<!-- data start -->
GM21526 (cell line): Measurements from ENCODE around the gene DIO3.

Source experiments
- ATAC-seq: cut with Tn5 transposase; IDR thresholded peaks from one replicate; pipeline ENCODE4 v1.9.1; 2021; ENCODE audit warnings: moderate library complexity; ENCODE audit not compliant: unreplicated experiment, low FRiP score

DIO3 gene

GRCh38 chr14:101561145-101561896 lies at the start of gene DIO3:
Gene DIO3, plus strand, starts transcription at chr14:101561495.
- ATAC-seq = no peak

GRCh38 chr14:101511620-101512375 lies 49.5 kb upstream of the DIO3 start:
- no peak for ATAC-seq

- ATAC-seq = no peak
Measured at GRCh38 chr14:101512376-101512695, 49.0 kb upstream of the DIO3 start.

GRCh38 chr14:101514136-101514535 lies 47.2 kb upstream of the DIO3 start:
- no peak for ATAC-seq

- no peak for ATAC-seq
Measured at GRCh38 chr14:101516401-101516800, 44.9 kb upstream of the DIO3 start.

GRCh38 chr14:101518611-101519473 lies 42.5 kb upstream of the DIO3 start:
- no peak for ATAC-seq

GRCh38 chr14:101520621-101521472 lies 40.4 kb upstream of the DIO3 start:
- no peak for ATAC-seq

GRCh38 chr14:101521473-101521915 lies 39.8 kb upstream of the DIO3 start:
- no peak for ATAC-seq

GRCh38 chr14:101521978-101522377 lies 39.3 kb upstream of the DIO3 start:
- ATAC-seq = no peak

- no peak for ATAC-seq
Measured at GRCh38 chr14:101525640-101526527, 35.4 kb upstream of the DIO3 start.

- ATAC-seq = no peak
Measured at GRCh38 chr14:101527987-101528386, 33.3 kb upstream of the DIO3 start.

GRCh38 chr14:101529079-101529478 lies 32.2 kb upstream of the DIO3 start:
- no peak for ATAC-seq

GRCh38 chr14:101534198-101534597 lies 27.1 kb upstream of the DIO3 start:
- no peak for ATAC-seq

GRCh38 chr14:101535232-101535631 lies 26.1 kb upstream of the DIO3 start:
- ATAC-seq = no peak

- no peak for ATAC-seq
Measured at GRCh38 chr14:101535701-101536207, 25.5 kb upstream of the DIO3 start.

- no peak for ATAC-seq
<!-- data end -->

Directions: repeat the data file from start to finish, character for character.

GM21526 (cell line): Measurements from ENCODE around the gene DIO3.

Source experiments
- ATAC-seq: cut with Tn5 transposase; IDR thresholded peaks from one replicate; pipeline ENCODE4 v1.9.1; 2021; ENCODE audit warnings: moderate library complexity; ENCODE audit not compliant: unreplicated experiment, low FRiP score

DIO3 gene

GRCh38 chr14:101561145-101561896 lies at the start of gene DIO3:
Gene DIO3, plus strand, starts transcription at chr14:101561495.
- ATAC-seq = no peak

GRCh38 chr14:101511620-101512375 lies 49.5 kb upstream of the DIO3 start:
- no peak for ATAC-seq

- ATAC-seq = no peak
Measured at GRCh38 chr14:101512376-101512695, 49.0 kb upstream of the DIO3 start.

GRCh38 chr14:101514136-101514535 lies 47.2 kb upstream of the DIO3 start:
- no peak for ATAC-seq

- no peak for ATAC-seq
Measured at GRCh38 chr14:101516401-101516800, 44.9 kb upstream of the DIO3 start.

GRCh38 chr14:101518611-101519473 lies 42.5 kb upstream of the DIO3 start:
- no peak for ATAC-seq

GRCh38 chr14:101520621-101521472 lies 40.4 kb upstream of the DIO3 start:
- no peak for ATAC-seq

GRCh38 chr14:101521473-101521915 lies 39.8 kb upstream of the DIO3 start:
- no peak for ATAC-seq

GRCh38 chr14:101521978-101522377 lies 39.3 kb upstream of the DIO3 start:
- ATAC-seq = no peak

- no peak for ATAC-seq
Measured at GRCh38 chr14:101525640-101526527, 35.4 kb upstream of the DIO3 start.

- ATAC-seq = no peak
Measured at GRCh38 chr14:101527987-101528386, 33.3 kb upstream of the DIO3 start.

GRCh38 chr14:101529079-101529478 lies 32.2 kb upstream of the DIO3 start:
- no peak for ATAC-seq

GRCh38 chr14:101534198-101534597 lies 27.1 kb upstream of the DIO3 start:
- no peak for ATAC-seq

GRCh38 chr14:101535232-101535631 lies 26.1 kb upstream of the DIO3 start:
- ATAC-seq = no peak

- no peak for ATAC-seq
Measured at GRCh38 chr14:101535701-101536207, 25.5 kb upstream of the DIO3 start.

- no peak for ATAC-seq